19th century theological liberalism comparison
In his review of Irresistible, Greear compared Stanley’s assessment of the Bible to the “statements used by German higher critics to launch 19th century theological liberalism.”
“Having removed the locus of inspiration from the writings that recorded the events to the events themselves, or the authors who recorded them, the critics were able to question the apostles’ interpretations,” wrote Greear in his review.
“Maybe, they said, the apostle John was wrong when he said Jesus was divine. Maybe the resurrection they spoke of was spiritual, not physical in nature.”
Greear added that while he doubted that Stanley believed the same things as the 19th century theologians, “once you have removed divine authority from the writings, all that is left is conjecture.”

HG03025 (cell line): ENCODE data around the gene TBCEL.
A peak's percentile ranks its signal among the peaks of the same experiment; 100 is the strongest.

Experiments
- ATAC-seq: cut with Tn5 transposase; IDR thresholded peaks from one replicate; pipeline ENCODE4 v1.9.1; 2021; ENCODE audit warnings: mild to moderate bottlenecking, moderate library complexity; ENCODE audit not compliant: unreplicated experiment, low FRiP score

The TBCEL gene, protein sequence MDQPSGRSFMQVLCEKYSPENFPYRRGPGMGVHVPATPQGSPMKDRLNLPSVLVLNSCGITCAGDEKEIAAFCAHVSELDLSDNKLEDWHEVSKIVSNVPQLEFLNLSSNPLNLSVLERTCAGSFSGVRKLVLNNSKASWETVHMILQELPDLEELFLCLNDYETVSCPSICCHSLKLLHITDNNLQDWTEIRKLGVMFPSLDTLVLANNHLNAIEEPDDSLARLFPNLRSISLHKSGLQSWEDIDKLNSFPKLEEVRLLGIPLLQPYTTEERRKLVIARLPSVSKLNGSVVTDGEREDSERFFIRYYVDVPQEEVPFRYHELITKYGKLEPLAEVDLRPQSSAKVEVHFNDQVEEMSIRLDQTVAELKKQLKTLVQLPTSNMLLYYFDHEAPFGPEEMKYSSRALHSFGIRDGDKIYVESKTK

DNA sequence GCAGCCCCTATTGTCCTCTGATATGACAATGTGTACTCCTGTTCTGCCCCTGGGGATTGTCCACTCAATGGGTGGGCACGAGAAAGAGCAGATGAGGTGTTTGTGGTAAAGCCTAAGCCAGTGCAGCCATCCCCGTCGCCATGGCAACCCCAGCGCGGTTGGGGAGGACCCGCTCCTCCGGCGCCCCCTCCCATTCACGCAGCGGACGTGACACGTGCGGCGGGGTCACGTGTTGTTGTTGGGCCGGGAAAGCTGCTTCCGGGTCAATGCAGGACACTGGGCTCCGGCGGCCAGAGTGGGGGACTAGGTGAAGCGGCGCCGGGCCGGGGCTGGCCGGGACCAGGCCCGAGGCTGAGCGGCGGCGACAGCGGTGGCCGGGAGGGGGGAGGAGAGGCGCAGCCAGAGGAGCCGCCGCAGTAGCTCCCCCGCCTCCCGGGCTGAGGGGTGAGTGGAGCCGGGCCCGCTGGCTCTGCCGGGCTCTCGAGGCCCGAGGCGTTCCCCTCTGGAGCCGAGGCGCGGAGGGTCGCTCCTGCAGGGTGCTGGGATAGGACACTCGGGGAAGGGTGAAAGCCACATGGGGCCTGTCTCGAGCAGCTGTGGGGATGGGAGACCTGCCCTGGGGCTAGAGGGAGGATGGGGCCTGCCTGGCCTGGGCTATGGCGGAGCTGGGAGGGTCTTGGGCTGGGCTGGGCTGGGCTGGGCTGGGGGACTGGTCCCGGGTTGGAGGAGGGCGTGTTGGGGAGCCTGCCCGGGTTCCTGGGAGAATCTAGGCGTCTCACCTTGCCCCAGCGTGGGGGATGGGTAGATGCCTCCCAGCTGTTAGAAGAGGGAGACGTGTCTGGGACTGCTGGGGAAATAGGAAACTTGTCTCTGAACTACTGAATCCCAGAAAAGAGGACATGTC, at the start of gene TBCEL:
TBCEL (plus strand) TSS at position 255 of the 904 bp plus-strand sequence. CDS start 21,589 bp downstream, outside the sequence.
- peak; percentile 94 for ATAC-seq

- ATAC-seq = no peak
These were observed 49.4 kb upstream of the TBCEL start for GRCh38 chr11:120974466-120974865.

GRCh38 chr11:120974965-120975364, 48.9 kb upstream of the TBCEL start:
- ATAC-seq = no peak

In his first response to the review, Stanley took issue with the comparison, challenging Greear to compare statements by German higher critics to his work.
“Not only do I not ignore, downplay or disregard the doctrine of inspiration, I affirm it throughout the book,” Stanley replied.
Greear cited “Fosdick (an American) and Strauss (German),” who concluded that “Paul’s own ethics … had not caught up with Jesus’ application of love to all things—which would be the next logical step from saying, ‘Jesus’s example and his new commandment is sufficient.’”
“Both they and you are unmooring our understanding of Jesus’ love from the commands of the Old and New Testament, which are essential in understanding what that love looks like,” added Greear.
In part three, Stanley addressed Greear’s examples, stating that his book does not support such an idea when interpreting Scripture.
“Is that really what you took away from Irresistible? That I’m ‘unmooring’ Jesus’ love from New Testament commands?” wrote Stanley.
“I don’t see how you get that when I make the point over and over that Paul is actually applying Jesus’ new covenant command.”